The Black Napkin

Several years back, when I was working the bar in a fancy restaurant, a woman sat down, took a glance at the table setting, turned her nose up to me and asked, “Excuse me, do you happen to have a black napkin?”  I’ve always been known for having an expressive face, and I would have loved to be able to see just what kind of contortion my countenance made at that instant.  Initially I just thought she was fashionable, and had a distaste for white napkins (this would be kind of cool.)  It took me a second before I realized that  something more disconcerting was behind her request.  She wanted a black napkin so that she WOULDN’T GET LINT ON HER DRESS!

Even this napkin knows it's ridiculous.

Even this napkin knows it's ridiculous.

I happen to think nothing offsets a black dress like a white napkin.

This level of privilege made me want to reach out and remove her head from her body (see my earlier post on Wednesday Addams and her beheaded Marie Antoinette doll.)  That this woman would assume we had a black napkin just for her specific need made me wonder what other things she expected we stock for her.  Did she expect alaea pink sea salt from Hawai’i?  Did she expect that we sparkle our own water?  I felt a sense of exhilaration at being able to lean over the bar and tell her, “No, it turns out we actually only have one kind of napkin.”

I spent the next few years thinking about the phenomenon of the black napkin, of wearing clothes in such an uptight way as to worry about stains, spills, and even lint.  If you’re going to wear clothes out in public, you need to learn how to wear them.  You can’t carry them on your body so delicately and uncomfortably that while you’re drinking champagne and knocking back oysters, all you can think about is WHITE LINT on your BLACK DRESS!  Get over it.  Just a note, your black dress is already covered with a sea of dead skin and a colony of infinitesimally small creatures like dust mites, which are feeding on that dead skin as you mull the wine list.  And that black dress of yours, which you hold so dearly that you can’t even feel comfortable in it, was probably made by a child in a sweatshop whose entire family could live for a year on what that dress cost you.  Now did you want chicken or duck?

What I want to say is that you’re not important.  Not even the Obamas feel important enough to make the asinine request for a black napkin.  Please note their attire for the White House State Dinner honoring Mexico.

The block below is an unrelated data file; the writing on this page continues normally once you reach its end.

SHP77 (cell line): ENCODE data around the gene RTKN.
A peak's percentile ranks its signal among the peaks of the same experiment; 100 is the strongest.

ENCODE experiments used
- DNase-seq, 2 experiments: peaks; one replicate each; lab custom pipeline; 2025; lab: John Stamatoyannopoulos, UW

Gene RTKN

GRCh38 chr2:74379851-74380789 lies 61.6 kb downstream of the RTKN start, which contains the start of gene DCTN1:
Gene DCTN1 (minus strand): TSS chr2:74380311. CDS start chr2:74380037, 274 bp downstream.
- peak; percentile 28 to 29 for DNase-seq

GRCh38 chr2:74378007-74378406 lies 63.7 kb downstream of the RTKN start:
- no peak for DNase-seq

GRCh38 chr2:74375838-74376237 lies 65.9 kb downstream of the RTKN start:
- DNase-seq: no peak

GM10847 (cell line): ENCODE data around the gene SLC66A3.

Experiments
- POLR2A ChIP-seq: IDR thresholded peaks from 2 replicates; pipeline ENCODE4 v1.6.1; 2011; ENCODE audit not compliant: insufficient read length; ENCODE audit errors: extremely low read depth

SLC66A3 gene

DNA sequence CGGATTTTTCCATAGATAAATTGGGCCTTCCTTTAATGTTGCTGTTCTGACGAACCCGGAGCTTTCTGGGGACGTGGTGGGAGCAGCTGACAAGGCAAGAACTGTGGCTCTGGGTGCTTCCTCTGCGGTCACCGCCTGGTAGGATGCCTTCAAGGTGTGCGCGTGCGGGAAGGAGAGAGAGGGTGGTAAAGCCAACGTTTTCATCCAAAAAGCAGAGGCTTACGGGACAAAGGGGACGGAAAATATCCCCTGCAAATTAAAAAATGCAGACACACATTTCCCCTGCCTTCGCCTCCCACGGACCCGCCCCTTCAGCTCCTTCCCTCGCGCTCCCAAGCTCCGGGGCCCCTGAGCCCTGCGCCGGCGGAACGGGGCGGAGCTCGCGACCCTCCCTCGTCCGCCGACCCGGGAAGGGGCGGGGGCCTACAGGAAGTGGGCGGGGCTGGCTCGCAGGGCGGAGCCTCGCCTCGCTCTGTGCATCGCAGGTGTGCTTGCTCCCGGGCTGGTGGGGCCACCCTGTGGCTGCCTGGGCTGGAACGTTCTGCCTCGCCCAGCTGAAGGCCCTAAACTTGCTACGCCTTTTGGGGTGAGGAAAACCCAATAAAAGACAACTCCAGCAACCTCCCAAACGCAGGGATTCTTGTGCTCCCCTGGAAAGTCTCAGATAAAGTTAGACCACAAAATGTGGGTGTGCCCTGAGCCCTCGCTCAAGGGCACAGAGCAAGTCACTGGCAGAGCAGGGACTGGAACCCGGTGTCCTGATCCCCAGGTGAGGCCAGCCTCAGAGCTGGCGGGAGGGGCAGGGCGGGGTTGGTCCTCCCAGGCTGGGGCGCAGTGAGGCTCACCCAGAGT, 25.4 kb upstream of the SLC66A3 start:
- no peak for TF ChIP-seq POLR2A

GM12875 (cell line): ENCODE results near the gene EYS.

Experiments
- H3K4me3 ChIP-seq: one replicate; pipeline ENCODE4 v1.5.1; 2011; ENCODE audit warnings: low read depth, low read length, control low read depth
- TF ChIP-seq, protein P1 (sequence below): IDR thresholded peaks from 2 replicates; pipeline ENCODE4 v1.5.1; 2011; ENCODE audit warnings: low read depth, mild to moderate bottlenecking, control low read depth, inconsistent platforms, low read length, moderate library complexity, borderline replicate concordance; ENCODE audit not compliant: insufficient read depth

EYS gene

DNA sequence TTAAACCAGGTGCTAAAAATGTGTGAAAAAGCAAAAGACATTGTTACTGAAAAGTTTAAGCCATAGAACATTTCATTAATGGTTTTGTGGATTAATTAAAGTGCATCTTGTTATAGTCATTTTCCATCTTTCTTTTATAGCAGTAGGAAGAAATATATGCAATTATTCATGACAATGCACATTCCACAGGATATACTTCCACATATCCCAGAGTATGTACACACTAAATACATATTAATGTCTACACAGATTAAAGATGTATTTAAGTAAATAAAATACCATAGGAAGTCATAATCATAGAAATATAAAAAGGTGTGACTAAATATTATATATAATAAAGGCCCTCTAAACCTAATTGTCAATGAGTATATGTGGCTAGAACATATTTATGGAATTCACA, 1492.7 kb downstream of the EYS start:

Now take a look at the table settings for said dinner.  Please look closely at the charger plate and what is beneath it.

President Obama is wearing a black suit and is about to put a white napkin in his lap!

That’s right.  It’s a white napkin, much like the white napkins you see EVERYWHERE YOU GO.  The President of the United States is about to put a white napkin in his lap.  To the ladies roaming the fancy restaurants of the world requesting black napkins:  get a better question.  And learn how to wear your privilege.  If you’re going to drop a dime on a dress, you better wear it like one.

People might try to fight me on this one.  They’ll say things like:  but black napkins hide lipstick stains!  Black napkins won’t show a drop of wine!  Black napkins are stylish!

These women clearly care about better things than black napkins.

I won’t fight you on these notes.  What I will say is that you don’t need a black napkin to have a good time.  Offset that black dress with a white napkin in your lap.  Don’t expect a napkin of your color choice anywhere you go.  Most importantly, learn how to love your clothes enough to wear them, and heaven forbid just let a piece of lint land on one of them.  Don’t be that lady asking for a black napkin.  Be someone with a better question.

Check please!


About anissegross

freeartist, writer, lover of most things.

One comment

  1. Another surefire way to get over any preciousness about clothing: Have three cats.

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